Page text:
The loss of a principal client, a material reduction in the amount of business we receive from a principal client, or the loss, delay or termination of a principal client’s product launch or service offering would adversely affect our business, revenue and operating results. We may not be able to retain our principal clients or, if we were to lose any of our principal clients, we may not be able to timely replace the revenue generated by the lost clients. Loss of a principal client could result from many factors, including consolidation or economic downturns in our clients’ industries, as discussed further below. Our contract with Cingular Wireless, LLC (the “Cingular Contract”) is now with AT&T Mobility LLC, a wholly-owned subsidiary of AT&T, Inc. (AT&T), as a result of AT&T’s acquisition of Cingular Wireless, LLC. A significant portion of the Cingular Contract, including the customer care and accounts receivable management portions of the contract (the “Customer Care Services”), has been extended for the sixth time through March 31, 2008 as the parties negotiate a new agreement for the Customer Care Services. The remaining portion of the Cingular Contract, comprising business care services, was replaced in December 2006 with a contract that expires in November 2008. We entered into a services agreement and statement of work with T-Mobile for the provision of certain call center services, each being effective October 1, 2007 and continuing for two years. That agreement and statement of work were included as Exhibit 10.12 in the Quarterly Report on Form 10-Q that we filed with the SEC on November 6, 2007.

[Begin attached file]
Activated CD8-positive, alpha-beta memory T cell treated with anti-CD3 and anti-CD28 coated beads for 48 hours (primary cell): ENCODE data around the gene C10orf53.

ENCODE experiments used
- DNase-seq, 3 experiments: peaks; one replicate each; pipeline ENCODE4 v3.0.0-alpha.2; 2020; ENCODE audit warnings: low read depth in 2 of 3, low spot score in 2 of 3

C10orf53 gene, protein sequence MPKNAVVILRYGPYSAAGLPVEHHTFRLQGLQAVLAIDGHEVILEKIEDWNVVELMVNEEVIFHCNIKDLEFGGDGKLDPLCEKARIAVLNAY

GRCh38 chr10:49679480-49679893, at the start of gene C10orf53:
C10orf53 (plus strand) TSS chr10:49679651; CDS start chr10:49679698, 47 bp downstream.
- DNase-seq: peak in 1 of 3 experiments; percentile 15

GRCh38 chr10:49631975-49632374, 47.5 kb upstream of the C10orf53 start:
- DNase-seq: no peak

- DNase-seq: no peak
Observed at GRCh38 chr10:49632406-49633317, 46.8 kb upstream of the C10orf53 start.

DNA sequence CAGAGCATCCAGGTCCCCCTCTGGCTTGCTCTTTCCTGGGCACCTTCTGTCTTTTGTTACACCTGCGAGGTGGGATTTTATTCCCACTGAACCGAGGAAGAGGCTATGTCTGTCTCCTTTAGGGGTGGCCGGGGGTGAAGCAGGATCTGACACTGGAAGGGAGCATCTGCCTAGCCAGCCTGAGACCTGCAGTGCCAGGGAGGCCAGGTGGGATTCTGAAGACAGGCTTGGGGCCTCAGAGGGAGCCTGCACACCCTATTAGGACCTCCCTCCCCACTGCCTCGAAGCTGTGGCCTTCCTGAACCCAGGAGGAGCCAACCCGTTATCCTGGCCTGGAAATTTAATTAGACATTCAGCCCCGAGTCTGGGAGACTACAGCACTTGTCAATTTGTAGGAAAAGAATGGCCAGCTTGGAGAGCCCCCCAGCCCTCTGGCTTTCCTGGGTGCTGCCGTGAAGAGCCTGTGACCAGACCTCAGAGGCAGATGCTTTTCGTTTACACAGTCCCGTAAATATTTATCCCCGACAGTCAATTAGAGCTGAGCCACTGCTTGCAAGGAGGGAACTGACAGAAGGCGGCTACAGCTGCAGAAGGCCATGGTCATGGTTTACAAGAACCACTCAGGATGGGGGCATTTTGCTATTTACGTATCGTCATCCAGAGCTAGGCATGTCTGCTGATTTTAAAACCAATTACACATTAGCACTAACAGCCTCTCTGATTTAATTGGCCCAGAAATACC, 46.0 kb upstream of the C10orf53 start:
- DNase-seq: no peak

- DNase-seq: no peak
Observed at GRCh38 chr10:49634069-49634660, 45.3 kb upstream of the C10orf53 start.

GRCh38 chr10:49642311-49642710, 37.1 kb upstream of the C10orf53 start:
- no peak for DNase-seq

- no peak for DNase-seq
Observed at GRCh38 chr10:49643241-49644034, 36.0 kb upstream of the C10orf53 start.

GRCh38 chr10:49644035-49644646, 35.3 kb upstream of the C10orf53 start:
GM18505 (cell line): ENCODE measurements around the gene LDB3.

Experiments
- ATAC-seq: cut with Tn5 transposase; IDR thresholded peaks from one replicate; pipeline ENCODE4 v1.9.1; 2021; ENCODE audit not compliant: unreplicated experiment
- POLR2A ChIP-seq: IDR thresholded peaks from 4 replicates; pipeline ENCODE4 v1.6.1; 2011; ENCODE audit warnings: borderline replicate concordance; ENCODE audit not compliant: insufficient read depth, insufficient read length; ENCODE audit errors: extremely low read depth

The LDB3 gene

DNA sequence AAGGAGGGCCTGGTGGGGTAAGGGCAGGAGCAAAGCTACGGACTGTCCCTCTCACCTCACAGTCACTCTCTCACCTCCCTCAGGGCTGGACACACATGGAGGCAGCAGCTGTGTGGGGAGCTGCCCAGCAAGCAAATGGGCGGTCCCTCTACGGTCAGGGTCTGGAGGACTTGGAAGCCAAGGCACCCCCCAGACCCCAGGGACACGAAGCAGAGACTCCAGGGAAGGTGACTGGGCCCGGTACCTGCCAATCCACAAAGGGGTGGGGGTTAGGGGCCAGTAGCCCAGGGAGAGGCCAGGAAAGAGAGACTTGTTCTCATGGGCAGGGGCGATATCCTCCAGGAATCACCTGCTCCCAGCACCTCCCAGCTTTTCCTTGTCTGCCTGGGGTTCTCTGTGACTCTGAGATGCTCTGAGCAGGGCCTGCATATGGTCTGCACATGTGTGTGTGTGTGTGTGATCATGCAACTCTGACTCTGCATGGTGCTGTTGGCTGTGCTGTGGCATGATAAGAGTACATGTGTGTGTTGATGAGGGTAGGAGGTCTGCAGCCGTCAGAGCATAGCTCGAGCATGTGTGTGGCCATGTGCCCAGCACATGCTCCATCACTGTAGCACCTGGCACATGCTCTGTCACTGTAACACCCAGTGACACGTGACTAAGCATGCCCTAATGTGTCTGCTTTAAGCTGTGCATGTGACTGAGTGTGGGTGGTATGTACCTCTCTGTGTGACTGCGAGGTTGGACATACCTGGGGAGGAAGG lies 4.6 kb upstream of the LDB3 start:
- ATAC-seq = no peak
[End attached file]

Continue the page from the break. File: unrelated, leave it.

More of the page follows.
We expect to renew each of these agreements with AT&T and T-Mobile in due course. However, if we fail to do so, it would have a material adverse effect on our business, results of operations, and financial condition.
The future revenue we generate from our principal clients may decline or grow at a slower rate than expected or than it has in the past. In the event we lose any of our principal clients or do not receive call volumes anticipated from these clients, we may suffer from the costs of underutilized capacity because of our inability to eliminate all of the costs associated with conducting business with that client, which could exacerbate the effect that the loss of a principal client would have on our operating results and financial condition. For example, there are no guarantees of volume under the contract with AT&T. Likewise, the current contract provides for a tiered incentive pricing structure that provides for lower pricing at higher volumes. Additional productivity gains will be necessary to offset the negative impact that lower per-minute revenue at higher volume levels will have on our margins in future periods.

 

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Our client base is concentrated in the communications industry, which has recently experienced consolidation trends. As our clients’ businesses change as a result of merger and acquisition activity, there is no guarantee that the newly formed companies will continue to use our services.